How to organise getting paid to organise?

A thought for the fellow organisers…
@midigirl and I were musing about how it’s generally the responsibility of organisers to make sure performers get paid for their work, which seems fair, but somehow what generally happens is that the organiser is also an artist, and doesn’t get paid, often losing money on events which take days, weeks even months of work to pull together.
This sucks, but then it also really sucks to ask artists to play for free… And small events can lose money even refunding travel expenses.
One answer is to apply for funding, but that essentially doubles the work needed to organise something, has the high-likelihood of being unsuccessful, and you can’t get funding for writing funding applications.
I’m wondering why I’m even writing this, as I just can’t see any way around this problem. Organising events feels like a hopeless addiction, which I love but probably will never pay a living wage… It’d be nice to hear others experiences/ideas about this! What should our expectations be?

Or, even worse, organizers cashing in on people’s passion and charging money for “offering” the opportunity to play. Pay-to-Play or other fraudulent schemes like certain “festivals” who dump all economic responsibility on the performers are something I remember from my band days.

I guess the underlying problem is the attitude that artistic work isn’t supposed to cost anything, whatever artistic field you’re in :slightly_frowning_face:

I do too believe in a system of paying performers/contributors first when organising. But it’s hard. I think if you’re applying for funding. Double your fee—time or day rate. Try and not do everything i.e. fewer participants/speakers/performers. Include a 10% margin of error. Also… paying other people can cause situations when they pay you so it can come round. In terms of DIY I don’t really play those kind of gigs anymore and I also don’t organise them. I would do it for a mate, for charity or for a work thing. I used to do a lot more when I worked less/got paid less to play (ironically). I find it tiring though and weekends can be a bit precious.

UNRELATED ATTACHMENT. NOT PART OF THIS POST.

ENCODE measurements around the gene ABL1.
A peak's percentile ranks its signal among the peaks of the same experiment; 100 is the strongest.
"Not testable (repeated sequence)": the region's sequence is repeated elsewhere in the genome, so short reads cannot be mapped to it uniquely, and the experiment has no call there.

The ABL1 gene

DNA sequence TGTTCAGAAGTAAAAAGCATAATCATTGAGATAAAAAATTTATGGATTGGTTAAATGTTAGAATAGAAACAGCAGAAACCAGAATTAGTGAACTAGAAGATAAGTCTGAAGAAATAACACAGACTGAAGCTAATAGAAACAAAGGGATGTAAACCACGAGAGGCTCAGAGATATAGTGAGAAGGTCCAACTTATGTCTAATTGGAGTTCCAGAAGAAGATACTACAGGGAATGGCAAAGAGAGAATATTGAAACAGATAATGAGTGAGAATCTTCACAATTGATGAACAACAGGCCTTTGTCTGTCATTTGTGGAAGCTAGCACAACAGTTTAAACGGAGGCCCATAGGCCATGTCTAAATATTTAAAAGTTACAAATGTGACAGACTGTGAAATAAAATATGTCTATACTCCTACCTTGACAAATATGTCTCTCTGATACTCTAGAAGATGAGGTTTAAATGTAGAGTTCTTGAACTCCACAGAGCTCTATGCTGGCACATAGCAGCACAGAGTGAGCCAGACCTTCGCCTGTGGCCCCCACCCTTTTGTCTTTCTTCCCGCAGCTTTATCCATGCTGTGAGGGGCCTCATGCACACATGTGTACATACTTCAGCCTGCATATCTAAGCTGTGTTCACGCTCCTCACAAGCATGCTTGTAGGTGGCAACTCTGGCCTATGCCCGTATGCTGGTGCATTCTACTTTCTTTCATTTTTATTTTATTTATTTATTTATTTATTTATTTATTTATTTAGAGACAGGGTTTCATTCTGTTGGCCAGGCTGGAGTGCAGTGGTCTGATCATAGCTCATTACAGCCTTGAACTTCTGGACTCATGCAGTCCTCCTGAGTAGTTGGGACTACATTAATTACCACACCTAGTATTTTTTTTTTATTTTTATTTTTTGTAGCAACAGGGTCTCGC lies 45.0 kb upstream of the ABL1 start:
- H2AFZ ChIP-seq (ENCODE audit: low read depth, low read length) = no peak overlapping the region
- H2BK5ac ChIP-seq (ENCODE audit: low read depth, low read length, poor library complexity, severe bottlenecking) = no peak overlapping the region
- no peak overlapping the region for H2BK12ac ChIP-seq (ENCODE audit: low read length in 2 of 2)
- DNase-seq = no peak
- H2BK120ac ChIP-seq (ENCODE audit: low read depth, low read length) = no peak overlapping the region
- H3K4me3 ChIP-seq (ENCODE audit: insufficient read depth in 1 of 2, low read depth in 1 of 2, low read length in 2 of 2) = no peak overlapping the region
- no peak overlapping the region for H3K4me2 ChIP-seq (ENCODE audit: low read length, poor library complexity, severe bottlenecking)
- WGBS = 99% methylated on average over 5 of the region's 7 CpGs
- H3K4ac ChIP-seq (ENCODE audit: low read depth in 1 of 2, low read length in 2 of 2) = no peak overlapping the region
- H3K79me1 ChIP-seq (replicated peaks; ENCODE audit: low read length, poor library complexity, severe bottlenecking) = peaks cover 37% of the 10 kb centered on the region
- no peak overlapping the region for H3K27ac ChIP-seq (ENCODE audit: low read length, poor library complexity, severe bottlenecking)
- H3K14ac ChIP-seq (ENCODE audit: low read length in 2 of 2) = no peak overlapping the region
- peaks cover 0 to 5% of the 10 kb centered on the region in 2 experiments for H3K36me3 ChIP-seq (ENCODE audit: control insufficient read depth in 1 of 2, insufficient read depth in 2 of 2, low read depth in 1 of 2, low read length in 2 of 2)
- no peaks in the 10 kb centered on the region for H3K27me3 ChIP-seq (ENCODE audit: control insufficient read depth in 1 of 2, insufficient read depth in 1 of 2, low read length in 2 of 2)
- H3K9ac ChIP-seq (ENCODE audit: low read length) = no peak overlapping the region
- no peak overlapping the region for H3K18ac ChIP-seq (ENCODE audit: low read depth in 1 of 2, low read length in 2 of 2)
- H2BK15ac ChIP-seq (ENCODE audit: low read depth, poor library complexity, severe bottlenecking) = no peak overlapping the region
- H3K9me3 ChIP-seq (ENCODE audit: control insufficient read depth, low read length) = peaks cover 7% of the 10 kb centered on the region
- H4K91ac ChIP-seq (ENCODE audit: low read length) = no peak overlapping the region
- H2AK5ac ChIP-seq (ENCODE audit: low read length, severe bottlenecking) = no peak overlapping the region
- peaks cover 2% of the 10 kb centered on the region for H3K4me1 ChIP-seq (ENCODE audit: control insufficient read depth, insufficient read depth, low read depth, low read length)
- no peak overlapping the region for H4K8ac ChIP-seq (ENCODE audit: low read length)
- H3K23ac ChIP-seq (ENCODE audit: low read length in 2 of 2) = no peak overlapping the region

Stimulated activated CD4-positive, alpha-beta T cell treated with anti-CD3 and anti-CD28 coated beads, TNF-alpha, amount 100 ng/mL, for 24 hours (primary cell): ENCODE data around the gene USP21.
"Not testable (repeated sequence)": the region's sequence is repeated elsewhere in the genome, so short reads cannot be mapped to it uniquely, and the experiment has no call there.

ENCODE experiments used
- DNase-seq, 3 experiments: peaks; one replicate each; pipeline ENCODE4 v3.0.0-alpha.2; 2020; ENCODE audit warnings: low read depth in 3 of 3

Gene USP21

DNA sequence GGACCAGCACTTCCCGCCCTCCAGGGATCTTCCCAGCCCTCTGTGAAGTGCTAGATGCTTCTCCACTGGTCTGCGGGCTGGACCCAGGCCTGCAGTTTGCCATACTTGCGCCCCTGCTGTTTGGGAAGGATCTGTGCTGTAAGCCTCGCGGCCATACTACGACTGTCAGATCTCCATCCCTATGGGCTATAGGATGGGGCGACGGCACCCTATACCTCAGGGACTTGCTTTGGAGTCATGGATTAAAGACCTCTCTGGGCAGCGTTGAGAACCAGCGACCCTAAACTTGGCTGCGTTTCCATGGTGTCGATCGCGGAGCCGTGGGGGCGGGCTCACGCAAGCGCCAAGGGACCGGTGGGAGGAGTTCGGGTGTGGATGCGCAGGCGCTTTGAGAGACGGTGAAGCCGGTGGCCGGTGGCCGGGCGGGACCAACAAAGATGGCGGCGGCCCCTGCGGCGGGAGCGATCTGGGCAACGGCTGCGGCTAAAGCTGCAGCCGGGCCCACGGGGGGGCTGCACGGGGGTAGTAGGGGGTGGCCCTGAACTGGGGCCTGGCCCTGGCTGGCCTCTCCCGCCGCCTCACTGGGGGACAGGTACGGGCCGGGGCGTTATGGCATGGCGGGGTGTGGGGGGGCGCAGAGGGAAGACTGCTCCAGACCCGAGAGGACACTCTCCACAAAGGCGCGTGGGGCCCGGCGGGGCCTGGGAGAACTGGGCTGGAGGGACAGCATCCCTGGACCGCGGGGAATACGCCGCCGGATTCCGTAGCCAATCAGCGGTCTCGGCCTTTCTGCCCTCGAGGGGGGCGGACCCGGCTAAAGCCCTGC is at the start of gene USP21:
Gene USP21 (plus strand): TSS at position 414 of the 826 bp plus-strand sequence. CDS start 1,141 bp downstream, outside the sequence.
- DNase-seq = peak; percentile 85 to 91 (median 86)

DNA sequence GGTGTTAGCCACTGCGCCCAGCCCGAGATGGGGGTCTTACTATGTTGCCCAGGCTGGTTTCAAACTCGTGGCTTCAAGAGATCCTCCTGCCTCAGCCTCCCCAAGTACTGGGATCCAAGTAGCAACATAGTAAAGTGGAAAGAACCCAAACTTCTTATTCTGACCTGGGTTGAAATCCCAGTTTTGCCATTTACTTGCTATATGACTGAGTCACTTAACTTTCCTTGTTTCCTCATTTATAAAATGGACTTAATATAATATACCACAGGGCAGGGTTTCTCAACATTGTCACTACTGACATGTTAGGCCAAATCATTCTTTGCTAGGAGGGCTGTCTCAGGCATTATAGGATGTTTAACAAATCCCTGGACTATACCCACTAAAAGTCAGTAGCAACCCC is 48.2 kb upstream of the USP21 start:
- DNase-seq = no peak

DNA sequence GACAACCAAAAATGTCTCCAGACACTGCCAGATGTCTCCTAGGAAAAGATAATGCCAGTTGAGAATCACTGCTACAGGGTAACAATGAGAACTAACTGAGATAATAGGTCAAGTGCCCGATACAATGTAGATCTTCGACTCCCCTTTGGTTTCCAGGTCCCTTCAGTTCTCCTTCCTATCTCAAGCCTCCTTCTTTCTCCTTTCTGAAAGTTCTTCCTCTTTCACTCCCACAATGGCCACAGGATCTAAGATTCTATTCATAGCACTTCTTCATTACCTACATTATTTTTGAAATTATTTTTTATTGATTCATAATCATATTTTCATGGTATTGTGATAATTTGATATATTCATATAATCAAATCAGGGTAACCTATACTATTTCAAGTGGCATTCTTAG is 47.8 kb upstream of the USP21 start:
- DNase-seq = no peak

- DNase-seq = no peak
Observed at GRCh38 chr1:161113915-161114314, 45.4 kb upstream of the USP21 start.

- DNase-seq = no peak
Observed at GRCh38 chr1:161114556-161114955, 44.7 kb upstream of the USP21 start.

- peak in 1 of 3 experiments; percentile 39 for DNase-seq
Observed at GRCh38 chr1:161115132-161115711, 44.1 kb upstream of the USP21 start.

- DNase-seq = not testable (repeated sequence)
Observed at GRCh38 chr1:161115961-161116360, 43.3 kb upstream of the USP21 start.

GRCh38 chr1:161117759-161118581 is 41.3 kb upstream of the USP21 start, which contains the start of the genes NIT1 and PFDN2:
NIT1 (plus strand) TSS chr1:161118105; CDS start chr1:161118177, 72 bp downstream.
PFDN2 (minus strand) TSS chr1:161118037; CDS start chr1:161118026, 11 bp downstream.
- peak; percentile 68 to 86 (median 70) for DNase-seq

I might add that I’ve had some success lately in terms of my freelance work which includes organising, building, performing and workshops. I don’t want to go in to great detail about my finances on here… but if anyone has any questions on how I work it please do fire away.

@parkellipsen Yep maybe it’s the bad behaviour of some promoters that put pressure on the more community minded folks to give all the money to artists. But much has been said about what artists should be paid, and less about what organisers should be paid. Perhaps there’s a more collective approach than simply saying that it’s the responsibility of organisers to pay artists.

One answer could be open books - publish who gets paid what. I can see why some artists justifiably wouldn’t like that, but at least high level numbers could be shared. Especially nice to do when public funds are involved.

For the first event of TOPLAP France I decided to let people pay what they want. The artists were completly fine with that, I played too but all the money we received went to the artists, I didn’t get anything by choice. Although I totally understand that it’s more difficult when you have to cover everyone’s fee and the venue’s cost… (the place was self - sufficient, so it was easier).

Interesting, I just came across this today:

Some ideas about creating revenue for events and sharing with artists. The consensus seems to be that organising is a full-time job (at least for the duration fo the event).

I try to pay people but my last few gigs that I organised I took nothing and gave it out to everyone else - that’s possible because part of my job (arts academic) sort of pays me to do this type of thing (but really, it’s on top of other work), and also partly because I remember (e.g. I’m deeply scarred) from grinding it out as a lightly paid freelance creative person and how much that sucked! (Maybe I should have asked Jack Nicholson to fund me)